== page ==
The worship gathering is coming to a close. The pastor makes his final comments. “Let’s pray,” he says. Everyone bows their heads and close their eyes, and all feel the movement of the worship team taking their position on stage.
The pastor begins to pray… and before long a soothing “ha-wooh” sound emerges from the keyboard, floating through the room.
The “spirit chords” are at work.
Some of you probably never notice this, and if you’re one of those I apologize for bringing something to your attention you won’t be able to unsee (or rather, unhear). But it is something maybe we should be talking about.
Music, like nothing else, has the ability to signal to us how we should feel. Music filled with major chords and a fast tempo amps us up and gets us excited. Minor chords make us more reflective or, if you’re a fan of the Seattle sound from the early nineties, make you feel sad and drink coffee on a rainy day in a plaid shirt. When you watch a television show or a movie, you’ll notice cliffhanger moments (usually at commercial breaks) are capped by a short piece of music that gradually builds in intensity as the scene reaches its climax. For example:
Sometimes the spirit chords feel like this in a worship gathering. Like they’re intended to manipulate us into feeling a certain way—to bring about a “me and God” moment where the Holy Spirit will impress upon us the key take away from the message.
And yet few, if any, worship leader mean it that way (except those that do).
So why do we do this? I’ve wrestled with this for a while, but it wasn’t until I was speaking with some friends over lunch a few weeks back that I think I landed on an answer:
Silence is terrifying to us.
We live in a world that’s constantly trying to drown out silence. We always have music around us. When we shop, when we drive, at the gym, at the office… It’s like we’ve set life to a soundtrack, hoping that it will make the day-to-day a little more interesting.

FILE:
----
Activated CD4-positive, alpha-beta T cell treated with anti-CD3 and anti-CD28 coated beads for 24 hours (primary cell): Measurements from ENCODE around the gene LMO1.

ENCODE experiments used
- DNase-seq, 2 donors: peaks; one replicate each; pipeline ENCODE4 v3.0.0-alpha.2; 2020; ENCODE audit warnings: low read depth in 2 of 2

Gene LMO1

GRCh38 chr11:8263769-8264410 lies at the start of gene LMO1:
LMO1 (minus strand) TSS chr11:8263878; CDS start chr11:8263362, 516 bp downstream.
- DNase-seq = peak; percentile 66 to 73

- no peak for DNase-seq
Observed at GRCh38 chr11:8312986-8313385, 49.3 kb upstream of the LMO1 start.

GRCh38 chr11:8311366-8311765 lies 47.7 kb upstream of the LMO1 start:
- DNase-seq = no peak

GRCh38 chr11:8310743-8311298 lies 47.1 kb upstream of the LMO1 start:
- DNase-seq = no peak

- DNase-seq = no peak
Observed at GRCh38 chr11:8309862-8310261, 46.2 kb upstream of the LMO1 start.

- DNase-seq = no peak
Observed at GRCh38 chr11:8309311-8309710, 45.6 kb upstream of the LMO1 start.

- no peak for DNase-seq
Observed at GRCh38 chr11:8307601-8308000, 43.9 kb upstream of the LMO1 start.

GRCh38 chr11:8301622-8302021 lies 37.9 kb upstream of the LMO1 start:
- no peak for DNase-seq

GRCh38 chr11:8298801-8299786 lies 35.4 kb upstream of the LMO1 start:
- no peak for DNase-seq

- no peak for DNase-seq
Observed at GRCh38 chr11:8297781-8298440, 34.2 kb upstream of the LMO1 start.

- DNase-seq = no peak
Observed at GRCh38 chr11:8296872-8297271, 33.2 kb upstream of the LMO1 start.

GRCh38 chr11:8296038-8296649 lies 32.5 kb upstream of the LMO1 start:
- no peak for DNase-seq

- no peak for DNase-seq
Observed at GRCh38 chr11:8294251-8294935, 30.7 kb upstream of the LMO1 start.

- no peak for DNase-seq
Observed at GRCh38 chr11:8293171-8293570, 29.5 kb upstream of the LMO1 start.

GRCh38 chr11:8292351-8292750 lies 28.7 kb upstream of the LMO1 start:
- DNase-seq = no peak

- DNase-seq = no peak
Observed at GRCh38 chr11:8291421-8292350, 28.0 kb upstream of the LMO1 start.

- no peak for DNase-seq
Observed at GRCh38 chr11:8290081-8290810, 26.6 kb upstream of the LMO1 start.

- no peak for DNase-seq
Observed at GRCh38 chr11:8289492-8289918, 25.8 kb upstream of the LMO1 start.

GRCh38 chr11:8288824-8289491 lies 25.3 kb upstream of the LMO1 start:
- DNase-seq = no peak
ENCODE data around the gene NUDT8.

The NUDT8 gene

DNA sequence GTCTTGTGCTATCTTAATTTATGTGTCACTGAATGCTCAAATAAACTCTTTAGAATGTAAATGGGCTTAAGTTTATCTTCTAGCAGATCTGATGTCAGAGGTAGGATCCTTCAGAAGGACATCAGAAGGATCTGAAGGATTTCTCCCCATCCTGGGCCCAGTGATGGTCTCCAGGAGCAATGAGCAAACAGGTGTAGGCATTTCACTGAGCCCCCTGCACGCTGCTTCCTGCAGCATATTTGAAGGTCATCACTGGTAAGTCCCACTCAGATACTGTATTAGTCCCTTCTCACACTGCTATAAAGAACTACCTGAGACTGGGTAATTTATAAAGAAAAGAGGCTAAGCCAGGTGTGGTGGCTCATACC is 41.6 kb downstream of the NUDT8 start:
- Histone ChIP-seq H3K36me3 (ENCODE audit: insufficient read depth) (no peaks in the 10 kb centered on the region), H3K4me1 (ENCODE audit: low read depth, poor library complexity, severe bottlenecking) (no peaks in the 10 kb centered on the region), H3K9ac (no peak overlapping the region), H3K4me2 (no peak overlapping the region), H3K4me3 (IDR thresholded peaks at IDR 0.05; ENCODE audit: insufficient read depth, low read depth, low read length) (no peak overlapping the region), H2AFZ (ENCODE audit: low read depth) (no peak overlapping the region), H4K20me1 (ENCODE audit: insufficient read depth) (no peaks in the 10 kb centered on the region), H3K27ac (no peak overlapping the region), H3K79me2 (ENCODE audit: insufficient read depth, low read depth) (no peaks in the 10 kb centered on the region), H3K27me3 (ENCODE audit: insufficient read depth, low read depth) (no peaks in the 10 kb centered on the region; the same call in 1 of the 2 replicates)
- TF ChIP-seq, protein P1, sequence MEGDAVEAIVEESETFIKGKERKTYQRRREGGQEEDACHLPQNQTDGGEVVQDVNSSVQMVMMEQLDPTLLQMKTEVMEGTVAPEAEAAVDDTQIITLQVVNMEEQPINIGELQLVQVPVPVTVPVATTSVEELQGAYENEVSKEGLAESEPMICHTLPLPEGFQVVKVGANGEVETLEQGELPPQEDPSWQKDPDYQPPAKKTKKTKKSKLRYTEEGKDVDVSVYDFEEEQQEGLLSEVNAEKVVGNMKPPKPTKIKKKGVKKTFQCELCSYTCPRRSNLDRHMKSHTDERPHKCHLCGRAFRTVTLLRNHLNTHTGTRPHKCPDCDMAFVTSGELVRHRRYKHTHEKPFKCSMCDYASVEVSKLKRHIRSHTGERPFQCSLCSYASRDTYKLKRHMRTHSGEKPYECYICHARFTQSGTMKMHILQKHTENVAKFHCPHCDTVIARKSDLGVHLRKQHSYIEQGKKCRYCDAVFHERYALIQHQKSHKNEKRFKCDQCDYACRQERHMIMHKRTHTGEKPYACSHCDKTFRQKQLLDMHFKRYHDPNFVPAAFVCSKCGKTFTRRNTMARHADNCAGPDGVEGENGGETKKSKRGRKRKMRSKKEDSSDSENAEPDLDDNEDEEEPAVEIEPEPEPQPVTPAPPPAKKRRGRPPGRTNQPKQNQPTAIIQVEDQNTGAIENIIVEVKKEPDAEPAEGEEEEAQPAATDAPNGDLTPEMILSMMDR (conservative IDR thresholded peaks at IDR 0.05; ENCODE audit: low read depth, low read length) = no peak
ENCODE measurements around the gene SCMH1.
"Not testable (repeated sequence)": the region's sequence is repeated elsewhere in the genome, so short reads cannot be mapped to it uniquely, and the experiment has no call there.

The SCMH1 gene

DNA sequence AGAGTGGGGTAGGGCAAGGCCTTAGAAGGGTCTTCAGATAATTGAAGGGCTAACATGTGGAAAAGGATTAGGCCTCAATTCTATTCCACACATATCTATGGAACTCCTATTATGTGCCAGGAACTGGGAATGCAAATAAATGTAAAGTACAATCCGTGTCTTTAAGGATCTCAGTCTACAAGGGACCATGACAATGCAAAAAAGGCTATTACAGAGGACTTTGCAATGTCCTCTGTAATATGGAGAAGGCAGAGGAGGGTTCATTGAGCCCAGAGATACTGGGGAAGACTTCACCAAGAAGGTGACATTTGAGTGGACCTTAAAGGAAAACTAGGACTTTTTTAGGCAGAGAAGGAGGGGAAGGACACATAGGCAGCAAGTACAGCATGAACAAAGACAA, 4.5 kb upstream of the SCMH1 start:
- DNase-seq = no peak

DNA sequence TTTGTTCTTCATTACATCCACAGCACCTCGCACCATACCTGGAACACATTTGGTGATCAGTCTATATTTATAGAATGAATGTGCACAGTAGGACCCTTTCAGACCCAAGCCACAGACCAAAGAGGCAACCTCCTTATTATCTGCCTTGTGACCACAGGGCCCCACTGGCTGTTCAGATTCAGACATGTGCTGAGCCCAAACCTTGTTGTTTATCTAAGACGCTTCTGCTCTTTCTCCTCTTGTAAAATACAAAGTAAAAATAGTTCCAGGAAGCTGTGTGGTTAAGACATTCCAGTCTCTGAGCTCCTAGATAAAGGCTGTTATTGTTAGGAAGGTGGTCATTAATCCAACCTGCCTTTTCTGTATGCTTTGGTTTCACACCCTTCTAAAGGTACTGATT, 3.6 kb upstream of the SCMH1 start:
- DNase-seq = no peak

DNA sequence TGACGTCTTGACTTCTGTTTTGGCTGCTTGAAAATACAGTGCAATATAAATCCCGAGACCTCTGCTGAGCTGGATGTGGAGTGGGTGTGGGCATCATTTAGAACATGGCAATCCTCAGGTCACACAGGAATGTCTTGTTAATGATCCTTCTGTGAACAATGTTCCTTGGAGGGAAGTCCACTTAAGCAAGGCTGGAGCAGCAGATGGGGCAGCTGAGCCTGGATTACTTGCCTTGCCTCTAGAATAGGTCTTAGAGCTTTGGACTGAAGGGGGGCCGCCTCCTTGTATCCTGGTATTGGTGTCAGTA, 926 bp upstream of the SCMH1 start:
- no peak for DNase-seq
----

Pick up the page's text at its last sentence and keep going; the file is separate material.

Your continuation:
Or perhaps it’s just an attempt to hide from what happens in those moments when silence does overtake us. When that happens, when the soundtrack is on pause, we have nothing to drown out our thoughts. We have nothing to distract us from what’s really going on in our hearts and minds. We can’t ignore the voice of our conscience—and we can’t run away from the Holy Spirit Himself.
- It’s in those moments of silence that conviction comes upon us.
- It’s in those moments of silence that we most strongly feel our need for repentance.
- It’s in those moments of silence that we tend to most clearly “hear” the Holy Spirit through the Scriptures.
Is it any wonder silence is terrifying to us?
This brings us back to the irony of the spirit chords. When the soothing “ha-wooh” begins, it may be doing the exact opposite of its intended effect—instead of helping us ease into a time of prayer, they drown out the Holy Spirit.
So what can we do?
Brothers and sisters, turn off the music on the commute. Sit in the silence and take note of what you “hear.”
Pastors and worship leaders, take a break from the spirit chords for a few weeks and see what happens.
Let’s let silence terrify us a little, and maybe see conviction and repentance come about.